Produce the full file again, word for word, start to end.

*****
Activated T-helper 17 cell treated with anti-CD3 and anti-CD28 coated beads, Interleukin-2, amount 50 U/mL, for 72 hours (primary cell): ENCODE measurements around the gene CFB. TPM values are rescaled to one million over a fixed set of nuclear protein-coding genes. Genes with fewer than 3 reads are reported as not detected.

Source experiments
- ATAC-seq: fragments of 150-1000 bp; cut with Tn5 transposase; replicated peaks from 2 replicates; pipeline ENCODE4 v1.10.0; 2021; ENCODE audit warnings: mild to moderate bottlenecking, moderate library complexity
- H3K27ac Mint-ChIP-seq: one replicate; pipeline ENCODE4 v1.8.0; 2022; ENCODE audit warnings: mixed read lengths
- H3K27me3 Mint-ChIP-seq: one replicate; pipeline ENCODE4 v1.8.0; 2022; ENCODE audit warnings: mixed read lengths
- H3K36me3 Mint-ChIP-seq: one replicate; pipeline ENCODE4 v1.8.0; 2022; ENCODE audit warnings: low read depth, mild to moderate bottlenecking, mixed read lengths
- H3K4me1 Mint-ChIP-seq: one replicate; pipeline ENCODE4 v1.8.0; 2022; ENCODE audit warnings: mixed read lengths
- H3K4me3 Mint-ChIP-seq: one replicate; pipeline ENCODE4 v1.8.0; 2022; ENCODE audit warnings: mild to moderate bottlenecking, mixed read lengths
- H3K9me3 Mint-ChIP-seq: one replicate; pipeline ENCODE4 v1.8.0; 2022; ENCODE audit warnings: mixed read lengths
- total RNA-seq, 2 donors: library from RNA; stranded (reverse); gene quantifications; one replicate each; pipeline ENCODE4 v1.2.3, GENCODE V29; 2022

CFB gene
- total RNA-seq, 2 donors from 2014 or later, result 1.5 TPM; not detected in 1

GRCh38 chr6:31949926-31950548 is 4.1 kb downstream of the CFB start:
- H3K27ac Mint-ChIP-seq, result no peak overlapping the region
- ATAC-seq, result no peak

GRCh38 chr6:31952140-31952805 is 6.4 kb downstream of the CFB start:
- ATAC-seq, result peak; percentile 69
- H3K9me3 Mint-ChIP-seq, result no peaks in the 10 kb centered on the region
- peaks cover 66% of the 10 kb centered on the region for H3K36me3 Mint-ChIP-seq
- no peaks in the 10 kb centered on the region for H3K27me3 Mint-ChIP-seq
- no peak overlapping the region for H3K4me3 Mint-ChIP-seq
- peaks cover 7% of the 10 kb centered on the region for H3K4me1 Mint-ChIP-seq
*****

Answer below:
Activated T-helper 17 cell treated with anti-CD3 and anti-CD28 coated beads, Interleukin-2, amount 50 U/mL, for 72 hours (primary cell): ENCODE measurements around the gene CFB. TPM values are rescaled to one million over a fixed set of nuclear protein-coding genes. Genes with fewer than 3 reads are reported as not detected.

Source experiments
- ATAC-seq: fragments of 150-1000 bp; cut with Tn5 transposase; replicated peaks from 2 replicates; pipeline ENCODE4 v1.10.0; 2021; ENCODE audit warnings: mild to moderate bottlenecking, moderate library complexity
- H3K27ac Mint-ChIP-seq: one replicate; pipeline ENCODE4 v1.8.0; 2022; ENCODE audit warnings: mixed read lengths
- H3K27me3 Mint-ChIP-seq: one replicate; pipeline ENCODE4 v1.8.0; 2022; ENCODE audit warnings: mixed read lengths
- H3K36me3 Mint-ChIP-seq: one replicate; pipeline ENCODE4 v1.8.0; 2022; ENCODE audit warnings: low read depth, mild to moderate bottlenecking, mixed read lengths
- H3K4me1 Mint-ChIP-seq: one replicate; pipeline ENCODE4 v1.8.0; 2022; ENCODE audit warnings: mixed read lengths
- H3K4me3 Mint-ChIP-seq: one replicate; pipeline ENCODE4 v1.8.0; 2022; ENCODE audit warnings: mild to moderate bottlenecking, mixed read lengths
- H3K9me3 Mint-ChIP-seq: one replicate; pipeline ENCODE4 v1.8.0; 2022; ENCODE audit warnings: mixed read lengths
- total RNA-seq, 2 donors: library from RNA; stranded (reverse); gene quantifications; one replicate each; pipeline ENCODE4 v1.2.3, GENCODE V29; 2022

CFB gene
- total RNA-seq, 2 donors from 2014 or later, result 1.5 TPM; not detected in 1

GRCh38 chr6:31949926-31950548 is 4.1 kb downstream of the CFB start:
- H3K27ac Mint-ChIP-seq, result no peak overlapping the region
- ATAC-seq, result no peak

GRCh38 chr6:31952140-31952805 is 6.4 kb downstream of the CFB start:
- ATAC-seq, result peak; percentile 69
- H3K9me3 Mint-ChIP-seq, result no peaks in the 10 kb centered on the region
- peaks cover 66% of the 10 kb centered on the region for H3K36me3 Mint-ChIP-seq
- no peaks in the 10 kb centered on the region for H3K27me3 Mint-ChIP-seq
- no peak overlapping the region for H3K4me3 Mint-ChIP-seq
- peaks cover 7% of the 10 kb centered on the region for H3K4me1 Mint-ChIP-seq